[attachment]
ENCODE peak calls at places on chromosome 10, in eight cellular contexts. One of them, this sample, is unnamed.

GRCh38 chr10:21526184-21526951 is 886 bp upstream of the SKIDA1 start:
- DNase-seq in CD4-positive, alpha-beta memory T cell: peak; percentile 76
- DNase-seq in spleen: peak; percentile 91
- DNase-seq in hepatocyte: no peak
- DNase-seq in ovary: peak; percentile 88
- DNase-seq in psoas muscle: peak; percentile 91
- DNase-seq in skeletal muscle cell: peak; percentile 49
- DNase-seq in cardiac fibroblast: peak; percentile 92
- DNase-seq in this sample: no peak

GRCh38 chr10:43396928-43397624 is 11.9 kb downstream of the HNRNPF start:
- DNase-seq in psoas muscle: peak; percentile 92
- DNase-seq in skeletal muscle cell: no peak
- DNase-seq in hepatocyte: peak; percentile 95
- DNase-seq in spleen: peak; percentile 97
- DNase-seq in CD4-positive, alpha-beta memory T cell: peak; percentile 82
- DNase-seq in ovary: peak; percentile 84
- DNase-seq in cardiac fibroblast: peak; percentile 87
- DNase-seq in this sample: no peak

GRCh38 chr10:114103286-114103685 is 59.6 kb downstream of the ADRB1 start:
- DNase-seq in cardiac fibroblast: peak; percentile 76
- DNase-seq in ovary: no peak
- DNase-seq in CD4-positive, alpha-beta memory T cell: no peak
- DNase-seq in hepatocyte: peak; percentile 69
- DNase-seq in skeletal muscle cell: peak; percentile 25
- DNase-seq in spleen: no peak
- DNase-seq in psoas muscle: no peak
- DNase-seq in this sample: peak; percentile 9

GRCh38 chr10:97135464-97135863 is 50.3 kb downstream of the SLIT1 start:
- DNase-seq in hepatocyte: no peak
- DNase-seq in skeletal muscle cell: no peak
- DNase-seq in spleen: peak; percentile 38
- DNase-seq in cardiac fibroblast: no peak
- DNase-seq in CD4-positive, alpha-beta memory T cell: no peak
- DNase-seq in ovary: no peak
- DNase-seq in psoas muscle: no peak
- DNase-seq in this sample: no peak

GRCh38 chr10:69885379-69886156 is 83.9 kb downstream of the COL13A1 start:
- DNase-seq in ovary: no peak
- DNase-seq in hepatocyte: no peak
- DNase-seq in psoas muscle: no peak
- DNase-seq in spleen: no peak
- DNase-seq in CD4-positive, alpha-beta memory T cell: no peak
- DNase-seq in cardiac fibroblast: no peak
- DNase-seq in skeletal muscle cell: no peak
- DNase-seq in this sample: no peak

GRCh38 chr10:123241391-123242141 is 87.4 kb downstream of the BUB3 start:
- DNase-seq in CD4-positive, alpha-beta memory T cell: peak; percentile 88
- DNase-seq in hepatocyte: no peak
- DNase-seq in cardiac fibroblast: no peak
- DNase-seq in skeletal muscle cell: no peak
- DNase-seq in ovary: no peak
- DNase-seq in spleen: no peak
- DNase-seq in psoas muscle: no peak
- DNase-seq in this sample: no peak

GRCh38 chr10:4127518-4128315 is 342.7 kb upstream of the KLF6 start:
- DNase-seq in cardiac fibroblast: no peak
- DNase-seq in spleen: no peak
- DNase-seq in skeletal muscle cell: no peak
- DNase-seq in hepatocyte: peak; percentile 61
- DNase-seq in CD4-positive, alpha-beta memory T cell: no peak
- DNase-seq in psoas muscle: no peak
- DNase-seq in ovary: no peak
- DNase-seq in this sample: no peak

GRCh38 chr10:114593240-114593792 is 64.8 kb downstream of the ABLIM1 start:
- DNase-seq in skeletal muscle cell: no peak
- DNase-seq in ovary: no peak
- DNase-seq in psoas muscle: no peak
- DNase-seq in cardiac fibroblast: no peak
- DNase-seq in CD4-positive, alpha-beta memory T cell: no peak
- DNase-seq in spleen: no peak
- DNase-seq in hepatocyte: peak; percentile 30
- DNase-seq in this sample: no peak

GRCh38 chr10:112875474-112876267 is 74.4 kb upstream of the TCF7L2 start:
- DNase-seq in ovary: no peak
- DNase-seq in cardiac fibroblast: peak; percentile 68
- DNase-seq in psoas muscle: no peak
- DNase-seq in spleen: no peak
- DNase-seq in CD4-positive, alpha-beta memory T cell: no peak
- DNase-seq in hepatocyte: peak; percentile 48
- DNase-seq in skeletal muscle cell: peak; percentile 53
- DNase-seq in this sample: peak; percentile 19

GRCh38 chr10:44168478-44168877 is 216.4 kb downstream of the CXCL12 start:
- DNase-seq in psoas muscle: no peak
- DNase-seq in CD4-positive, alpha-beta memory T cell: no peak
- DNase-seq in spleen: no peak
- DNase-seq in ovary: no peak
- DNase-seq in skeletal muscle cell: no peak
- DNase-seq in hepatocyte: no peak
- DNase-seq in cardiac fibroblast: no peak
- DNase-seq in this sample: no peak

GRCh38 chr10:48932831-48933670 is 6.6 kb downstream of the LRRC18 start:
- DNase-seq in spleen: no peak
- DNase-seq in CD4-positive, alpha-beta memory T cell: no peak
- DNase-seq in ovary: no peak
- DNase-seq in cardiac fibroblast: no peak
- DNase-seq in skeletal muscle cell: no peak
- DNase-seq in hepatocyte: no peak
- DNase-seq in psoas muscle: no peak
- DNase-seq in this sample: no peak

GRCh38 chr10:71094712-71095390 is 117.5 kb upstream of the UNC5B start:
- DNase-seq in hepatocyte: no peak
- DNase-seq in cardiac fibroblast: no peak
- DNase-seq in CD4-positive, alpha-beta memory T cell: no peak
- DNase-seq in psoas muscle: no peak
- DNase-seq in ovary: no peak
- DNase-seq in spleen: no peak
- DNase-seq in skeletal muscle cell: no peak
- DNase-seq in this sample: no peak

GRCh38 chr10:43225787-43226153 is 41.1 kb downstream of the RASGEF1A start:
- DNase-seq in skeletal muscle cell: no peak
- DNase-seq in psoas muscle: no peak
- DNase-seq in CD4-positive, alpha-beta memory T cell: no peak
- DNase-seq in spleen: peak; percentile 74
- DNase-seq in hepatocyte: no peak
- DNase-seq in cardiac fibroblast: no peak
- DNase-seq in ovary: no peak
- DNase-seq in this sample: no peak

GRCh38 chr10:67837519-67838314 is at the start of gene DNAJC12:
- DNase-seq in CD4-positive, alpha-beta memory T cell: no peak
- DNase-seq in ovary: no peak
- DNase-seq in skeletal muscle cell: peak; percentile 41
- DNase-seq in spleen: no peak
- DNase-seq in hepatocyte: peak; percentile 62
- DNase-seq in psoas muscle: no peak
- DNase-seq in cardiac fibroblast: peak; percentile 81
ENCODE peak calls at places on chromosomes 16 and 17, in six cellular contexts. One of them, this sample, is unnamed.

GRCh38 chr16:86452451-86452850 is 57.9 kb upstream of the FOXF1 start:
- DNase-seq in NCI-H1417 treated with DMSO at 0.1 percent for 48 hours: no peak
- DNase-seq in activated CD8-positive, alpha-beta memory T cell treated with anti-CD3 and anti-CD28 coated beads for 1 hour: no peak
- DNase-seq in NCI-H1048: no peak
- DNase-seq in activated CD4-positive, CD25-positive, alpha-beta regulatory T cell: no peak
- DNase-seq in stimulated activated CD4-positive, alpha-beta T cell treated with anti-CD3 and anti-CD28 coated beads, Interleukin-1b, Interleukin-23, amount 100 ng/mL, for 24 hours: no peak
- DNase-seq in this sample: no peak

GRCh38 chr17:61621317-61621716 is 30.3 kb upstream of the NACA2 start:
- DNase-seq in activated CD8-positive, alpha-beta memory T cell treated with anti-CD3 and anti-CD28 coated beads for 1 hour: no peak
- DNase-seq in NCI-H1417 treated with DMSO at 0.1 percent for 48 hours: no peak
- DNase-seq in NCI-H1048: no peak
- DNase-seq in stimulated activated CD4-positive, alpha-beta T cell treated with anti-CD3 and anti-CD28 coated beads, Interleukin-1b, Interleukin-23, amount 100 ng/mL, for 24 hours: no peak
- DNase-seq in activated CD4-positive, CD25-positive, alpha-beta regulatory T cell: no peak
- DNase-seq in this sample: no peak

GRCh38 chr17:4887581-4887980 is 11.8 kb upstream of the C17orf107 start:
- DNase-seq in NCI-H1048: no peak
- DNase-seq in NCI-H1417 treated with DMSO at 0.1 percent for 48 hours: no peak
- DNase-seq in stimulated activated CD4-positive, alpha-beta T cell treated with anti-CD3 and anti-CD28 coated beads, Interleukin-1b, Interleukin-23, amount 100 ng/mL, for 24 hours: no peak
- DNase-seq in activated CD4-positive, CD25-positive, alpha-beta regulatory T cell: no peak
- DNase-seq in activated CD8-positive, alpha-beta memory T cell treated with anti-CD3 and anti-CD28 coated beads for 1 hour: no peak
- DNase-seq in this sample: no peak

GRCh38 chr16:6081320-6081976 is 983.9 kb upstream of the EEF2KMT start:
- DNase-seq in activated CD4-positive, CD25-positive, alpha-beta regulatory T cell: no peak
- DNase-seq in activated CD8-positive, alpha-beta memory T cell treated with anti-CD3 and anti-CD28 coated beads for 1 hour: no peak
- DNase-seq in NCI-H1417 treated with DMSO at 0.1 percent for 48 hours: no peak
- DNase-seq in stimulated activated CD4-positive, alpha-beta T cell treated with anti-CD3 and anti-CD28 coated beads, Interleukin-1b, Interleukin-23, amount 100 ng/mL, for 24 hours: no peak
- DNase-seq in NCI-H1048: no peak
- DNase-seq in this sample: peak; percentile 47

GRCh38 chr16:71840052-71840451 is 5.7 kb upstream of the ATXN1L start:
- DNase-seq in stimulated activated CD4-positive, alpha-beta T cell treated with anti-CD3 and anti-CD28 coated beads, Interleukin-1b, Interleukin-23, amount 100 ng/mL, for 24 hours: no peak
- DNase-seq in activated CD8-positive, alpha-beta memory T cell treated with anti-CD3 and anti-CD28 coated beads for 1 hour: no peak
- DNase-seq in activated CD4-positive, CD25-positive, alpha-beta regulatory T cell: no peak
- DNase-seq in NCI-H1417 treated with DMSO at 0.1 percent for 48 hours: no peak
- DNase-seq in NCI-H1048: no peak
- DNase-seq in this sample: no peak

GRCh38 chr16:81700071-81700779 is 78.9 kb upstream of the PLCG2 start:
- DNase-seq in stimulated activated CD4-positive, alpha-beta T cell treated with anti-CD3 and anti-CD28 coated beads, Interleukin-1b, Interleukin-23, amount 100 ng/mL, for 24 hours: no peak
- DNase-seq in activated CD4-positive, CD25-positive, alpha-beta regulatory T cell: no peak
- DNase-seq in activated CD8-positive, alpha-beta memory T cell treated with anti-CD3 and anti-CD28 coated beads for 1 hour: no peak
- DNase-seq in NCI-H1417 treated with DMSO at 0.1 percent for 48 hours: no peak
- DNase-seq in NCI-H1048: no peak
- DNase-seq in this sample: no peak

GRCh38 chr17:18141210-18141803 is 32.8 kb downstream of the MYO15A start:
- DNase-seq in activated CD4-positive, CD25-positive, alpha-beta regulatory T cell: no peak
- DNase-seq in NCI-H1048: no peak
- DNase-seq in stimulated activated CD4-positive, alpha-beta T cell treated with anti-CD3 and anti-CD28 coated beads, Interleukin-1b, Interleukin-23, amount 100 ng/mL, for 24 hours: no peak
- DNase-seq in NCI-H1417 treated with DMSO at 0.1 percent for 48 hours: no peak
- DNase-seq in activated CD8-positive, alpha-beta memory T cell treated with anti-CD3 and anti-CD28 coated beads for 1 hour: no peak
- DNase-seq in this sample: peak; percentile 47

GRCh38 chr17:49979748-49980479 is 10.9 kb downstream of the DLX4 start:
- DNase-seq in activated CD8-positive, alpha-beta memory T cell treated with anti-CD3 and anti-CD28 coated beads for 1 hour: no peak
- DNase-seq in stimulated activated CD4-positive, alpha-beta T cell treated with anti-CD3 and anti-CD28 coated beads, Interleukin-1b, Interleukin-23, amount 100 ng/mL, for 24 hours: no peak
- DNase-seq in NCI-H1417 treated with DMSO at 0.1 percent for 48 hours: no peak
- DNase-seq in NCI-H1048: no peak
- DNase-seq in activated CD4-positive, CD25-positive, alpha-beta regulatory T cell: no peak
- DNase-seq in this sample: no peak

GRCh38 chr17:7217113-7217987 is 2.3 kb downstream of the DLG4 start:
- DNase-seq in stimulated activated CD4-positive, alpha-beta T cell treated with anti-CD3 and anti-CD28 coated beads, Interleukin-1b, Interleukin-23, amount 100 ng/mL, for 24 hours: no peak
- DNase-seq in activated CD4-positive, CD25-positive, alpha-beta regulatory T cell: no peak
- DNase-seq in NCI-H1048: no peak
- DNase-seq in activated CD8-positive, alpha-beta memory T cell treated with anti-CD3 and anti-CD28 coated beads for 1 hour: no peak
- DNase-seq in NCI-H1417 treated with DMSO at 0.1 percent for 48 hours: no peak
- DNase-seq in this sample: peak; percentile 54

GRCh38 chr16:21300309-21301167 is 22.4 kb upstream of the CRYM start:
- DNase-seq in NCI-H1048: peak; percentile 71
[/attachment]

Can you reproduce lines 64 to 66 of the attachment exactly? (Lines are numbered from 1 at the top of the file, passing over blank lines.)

- DNase-seq in this sample: no peak

GRCh38 chr10:114593240-114593792 is 64.8 kb downstream of the ABLIM1 start:
- DNase-seq in skeletal muscle cell: no peak